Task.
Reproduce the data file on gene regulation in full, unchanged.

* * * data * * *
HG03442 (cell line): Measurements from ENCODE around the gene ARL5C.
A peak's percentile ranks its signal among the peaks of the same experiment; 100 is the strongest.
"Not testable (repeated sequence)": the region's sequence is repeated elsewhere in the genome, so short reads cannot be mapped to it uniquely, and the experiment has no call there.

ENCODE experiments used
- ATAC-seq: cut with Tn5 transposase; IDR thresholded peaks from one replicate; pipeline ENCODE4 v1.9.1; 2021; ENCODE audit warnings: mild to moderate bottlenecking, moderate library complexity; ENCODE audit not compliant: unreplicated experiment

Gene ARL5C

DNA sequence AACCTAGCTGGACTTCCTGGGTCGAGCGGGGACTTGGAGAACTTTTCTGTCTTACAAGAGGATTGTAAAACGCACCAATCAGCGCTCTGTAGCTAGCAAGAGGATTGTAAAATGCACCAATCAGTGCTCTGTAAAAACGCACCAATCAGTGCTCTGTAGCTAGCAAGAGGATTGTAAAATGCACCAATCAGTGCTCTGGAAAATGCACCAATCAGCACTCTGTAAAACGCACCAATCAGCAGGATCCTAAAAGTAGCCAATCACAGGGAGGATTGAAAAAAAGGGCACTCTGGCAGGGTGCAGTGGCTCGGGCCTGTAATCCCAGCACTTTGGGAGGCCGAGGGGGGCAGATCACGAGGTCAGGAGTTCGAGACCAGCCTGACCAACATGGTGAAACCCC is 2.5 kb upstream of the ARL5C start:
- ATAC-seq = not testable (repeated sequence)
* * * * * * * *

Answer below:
HG03442 (cell line): Measurements from ENCODE around the gene ARL5C.
A peak's percentile ranks its signal among the peaks of the same experiment; 100 is the strongest.
"Not testable (repeated sequence)": the region's sequence is repeated elsewhere in the genome, so short reads cannot be mapped to it uniquely, and the experiment has no call there.

ENCODE experiments used
- ATAC-seq: cut with Tn5 transposase; IDR thresholded peaks from one replicate; pipeline ENCODE4 v1.9.1; 2021; ENCODE audit warnings: mild to moderate bottlenecking, moderate library complexity; ENCODE audit not compliant: unreplicated experiment

Gene ARL5C

DNA sequence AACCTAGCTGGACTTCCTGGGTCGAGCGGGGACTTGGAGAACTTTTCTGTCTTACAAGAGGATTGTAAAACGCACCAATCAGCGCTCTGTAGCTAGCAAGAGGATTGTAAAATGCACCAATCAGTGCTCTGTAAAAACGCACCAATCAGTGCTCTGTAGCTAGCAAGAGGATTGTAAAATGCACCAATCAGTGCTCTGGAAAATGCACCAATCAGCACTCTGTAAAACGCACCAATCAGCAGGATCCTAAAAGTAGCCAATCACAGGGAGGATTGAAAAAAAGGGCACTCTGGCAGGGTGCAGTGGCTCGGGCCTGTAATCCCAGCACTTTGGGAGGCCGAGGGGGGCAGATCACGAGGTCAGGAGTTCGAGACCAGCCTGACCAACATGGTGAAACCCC is 2.5 kb upstream of the ARL5C start:
- ATAC-seq = not testable (repeated sequence)